The Skive Lounge, its title purloined from BBC Radio 1’s long-running live music slot, is a recently established venture that allows Noise Project attendees to bring their friends along to see them perform in the Hanover Street HQ. “We realised people have a real affinity for this building; they wanna perform in here. On the promotional side of things, the kids are teaching us how to utilise social media more effectively,” Phil explains, positive proof that learning can be a two-way process.
In partnership with the Merseyside Arts Foundation, funded by the National Foundation for Youth Music, the Association recently partnered with Parr Street Studios to launch a programme where course participants can spend studio time in the place where Elbow, Coldplay and Doves all helmed million-sellers. “The results which have come back from this project have really paid dividends; the lift it gives people is amazing. It’s a buzz seeing those ideas come to fruition,” Garth enthuses of the sessions.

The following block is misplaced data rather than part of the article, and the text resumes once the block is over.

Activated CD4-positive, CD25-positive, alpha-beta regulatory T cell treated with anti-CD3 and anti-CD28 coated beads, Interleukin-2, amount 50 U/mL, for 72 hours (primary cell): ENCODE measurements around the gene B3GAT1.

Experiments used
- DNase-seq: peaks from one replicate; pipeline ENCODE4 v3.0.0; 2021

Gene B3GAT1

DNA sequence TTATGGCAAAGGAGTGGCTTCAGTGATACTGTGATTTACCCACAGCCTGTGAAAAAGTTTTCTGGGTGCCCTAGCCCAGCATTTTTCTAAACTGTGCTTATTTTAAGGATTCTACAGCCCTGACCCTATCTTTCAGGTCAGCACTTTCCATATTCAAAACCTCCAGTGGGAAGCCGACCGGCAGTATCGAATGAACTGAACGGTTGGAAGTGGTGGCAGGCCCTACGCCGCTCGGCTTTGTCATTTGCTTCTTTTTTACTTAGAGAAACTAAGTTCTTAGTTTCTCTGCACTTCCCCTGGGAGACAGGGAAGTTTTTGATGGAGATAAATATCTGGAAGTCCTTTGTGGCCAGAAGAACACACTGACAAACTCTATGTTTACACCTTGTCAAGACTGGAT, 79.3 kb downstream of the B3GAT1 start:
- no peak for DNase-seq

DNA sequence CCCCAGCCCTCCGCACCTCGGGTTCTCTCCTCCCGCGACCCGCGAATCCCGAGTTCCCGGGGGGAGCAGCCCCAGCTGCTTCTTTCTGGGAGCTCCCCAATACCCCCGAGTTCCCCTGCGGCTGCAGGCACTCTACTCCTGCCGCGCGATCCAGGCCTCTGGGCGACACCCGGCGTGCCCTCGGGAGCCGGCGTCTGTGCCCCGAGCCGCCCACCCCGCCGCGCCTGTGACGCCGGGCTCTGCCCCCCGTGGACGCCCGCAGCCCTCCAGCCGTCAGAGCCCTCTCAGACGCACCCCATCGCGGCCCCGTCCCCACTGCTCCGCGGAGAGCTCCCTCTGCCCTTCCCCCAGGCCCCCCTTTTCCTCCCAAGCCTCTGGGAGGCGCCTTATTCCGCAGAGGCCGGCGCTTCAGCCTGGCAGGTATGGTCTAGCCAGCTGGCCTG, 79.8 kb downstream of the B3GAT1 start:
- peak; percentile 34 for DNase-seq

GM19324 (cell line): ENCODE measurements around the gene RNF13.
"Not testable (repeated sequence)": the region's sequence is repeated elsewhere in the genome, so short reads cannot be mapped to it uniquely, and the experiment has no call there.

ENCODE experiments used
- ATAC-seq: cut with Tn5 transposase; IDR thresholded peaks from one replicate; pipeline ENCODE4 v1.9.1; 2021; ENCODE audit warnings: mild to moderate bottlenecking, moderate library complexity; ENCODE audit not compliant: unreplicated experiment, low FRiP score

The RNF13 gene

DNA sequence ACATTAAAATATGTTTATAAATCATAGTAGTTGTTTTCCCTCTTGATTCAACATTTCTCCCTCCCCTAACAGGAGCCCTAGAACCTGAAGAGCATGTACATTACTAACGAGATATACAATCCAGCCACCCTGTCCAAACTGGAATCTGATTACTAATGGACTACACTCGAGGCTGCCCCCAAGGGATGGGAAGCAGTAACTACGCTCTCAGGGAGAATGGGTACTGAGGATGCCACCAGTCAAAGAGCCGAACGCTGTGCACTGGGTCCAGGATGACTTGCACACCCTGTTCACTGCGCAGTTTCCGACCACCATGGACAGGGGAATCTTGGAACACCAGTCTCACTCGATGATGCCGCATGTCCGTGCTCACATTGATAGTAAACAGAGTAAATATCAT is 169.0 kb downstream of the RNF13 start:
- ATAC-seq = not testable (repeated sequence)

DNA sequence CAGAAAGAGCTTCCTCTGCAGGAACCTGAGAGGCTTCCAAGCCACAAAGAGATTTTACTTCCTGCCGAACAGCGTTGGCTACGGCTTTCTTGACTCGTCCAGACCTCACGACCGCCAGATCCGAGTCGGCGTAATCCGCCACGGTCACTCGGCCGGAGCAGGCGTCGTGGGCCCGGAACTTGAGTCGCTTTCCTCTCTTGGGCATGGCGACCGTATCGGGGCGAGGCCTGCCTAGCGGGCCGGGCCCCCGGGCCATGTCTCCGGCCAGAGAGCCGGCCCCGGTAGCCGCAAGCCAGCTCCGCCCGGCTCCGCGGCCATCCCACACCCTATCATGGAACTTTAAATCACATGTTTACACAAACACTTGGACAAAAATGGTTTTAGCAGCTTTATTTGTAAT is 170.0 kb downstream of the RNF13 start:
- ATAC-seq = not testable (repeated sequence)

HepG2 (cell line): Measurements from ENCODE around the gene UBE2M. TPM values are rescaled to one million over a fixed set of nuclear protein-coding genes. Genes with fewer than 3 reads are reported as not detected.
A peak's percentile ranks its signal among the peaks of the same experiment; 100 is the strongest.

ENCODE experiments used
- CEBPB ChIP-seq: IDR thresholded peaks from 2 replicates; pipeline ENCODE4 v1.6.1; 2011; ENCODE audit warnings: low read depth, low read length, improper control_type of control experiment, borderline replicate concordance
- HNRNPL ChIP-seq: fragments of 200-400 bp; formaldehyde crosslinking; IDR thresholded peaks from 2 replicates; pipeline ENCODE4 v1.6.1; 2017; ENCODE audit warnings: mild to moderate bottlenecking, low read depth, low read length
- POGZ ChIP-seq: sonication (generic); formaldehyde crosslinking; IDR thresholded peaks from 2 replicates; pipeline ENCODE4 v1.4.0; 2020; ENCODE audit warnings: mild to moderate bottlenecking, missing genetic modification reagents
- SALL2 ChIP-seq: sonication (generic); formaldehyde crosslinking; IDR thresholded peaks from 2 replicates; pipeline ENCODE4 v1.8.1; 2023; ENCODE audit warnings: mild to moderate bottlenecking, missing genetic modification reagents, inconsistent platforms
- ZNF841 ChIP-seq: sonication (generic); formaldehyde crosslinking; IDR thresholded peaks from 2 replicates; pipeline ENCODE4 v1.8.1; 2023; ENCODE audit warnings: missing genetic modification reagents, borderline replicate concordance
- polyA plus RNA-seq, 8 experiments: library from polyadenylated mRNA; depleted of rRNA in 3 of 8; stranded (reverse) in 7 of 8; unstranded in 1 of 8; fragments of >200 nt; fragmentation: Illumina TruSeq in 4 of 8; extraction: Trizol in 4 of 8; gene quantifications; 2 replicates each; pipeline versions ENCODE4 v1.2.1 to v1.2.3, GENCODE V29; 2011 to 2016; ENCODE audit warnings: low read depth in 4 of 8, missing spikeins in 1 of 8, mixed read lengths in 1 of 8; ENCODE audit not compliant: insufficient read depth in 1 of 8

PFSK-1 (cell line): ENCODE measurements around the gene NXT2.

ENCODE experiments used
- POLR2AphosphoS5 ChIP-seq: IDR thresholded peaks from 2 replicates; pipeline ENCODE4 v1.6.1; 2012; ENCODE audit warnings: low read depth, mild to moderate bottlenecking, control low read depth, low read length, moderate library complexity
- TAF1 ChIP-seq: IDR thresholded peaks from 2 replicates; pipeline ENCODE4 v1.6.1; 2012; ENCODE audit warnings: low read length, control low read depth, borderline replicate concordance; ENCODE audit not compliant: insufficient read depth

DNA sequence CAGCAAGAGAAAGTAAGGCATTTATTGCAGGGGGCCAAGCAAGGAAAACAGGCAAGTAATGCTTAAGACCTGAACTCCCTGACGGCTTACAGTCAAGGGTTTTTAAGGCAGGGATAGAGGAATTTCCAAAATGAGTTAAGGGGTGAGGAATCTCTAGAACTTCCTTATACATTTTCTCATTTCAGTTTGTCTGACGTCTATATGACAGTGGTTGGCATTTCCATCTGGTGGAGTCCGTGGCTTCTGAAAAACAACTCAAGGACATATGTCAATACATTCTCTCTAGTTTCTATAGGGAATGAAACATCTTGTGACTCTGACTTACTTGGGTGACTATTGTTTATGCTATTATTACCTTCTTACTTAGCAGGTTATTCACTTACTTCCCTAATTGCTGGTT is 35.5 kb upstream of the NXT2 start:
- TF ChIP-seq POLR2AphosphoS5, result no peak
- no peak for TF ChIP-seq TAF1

Beyond being able to step onto a stage or record songs, however, is the support and emotional development the Association offers to attendees. “They’ve all taken stuff out of the Noise Project that they wouldn’t have got anywhere else,” Phil says of the scores of people who have attended the MYA over the years. “The big thing for us is watching the people who show up become centred and focussed.”
Changing lives through music? The Noise Project shows that it has that power.